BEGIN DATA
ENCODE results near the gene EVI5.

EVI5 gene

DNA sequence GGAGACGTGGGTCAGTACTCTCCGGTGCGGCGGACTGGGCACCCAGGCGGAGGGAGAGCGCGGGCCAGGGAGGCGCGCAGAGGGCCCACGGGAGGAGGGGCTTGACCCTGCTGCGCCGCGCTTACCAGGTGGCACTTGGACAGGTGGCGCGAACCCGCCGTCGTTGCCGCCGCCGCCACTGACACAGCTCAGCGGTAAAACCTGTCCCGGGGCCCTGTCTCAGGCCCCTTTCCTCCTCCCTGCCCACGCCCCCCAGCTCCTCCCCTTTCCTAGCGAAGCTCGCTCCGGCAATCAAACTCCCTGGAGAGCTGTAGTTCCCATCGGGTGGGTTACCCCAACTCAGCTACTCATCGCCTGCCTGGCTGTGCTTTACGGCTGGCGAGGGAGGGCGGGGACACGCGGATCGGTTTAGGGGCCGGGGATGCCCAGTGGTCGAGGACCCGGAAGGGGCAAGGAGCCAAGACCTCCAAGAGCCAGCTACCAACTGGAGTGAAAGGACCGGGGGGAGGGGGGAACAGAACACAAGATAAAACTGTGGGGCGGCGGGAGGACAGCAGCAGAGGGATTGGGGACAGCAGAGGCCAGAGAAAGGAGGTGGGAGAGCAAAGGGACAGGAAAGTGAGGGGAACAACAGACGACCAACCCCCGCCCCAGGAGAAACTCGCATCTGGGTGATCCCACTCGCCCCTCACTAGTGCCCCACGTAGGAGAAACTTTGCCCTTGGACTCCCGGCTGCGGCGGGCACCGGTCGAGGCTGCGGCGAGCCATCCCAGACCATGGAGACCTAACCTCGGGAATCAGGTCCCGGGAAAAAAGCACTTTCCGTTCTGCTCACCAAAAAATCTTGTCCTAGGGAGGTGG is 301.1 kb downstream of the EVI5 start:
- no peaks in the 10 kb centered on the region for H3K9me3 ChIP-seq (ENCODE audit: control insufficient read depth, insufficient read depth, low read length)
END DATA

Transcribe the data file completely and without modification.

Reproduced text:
ENCODE results near the gene EVI5.

EVI5 gene

DNA sequence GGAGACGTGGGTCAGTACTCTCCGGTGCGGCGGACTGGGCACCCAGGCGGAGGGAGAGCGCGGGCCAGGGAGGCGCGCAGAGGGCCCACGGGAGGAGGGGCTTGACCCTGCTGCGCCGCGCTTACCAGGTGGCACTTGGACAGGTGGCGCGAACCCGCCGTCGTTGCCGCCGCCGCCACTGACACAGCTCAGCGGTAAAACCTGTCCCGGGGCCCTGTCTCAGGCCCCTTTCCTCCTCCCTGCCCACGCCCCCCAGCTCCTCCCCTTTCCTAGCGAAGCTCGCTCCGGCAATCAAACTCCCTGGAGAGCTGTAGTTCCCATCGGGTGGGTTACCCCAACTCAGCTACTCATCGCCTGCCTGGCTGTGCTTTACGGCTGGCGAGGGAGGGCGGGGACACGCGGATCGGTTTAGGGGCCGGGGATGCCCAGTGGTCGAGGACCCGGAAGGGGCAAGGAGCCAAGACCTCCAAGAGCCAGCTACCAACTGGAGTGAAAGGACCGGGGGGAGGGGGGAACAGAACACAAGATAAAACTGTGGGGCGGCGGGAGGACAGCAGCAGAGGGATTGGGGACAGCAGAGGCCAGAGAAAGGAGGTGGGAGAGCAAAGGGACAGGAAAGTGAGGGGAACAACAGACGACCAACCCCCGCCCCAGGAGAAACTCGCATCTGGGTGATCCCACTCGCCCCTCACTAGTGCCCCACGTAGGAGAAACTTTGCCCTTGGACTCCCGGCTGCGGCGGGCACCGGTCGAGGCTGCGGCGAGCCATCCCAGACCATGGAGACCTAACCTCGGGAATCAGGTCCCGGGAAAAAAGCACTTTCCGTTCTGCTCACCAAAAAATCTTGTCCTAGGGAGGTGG is 301.1 kb downstream of the EVI5 start:
- no peaks in the 10 kb centered on the region for H3K9me3 ChIP-seq (ENCODE audit: control insufficient read depth, insufficient read depth, low read length)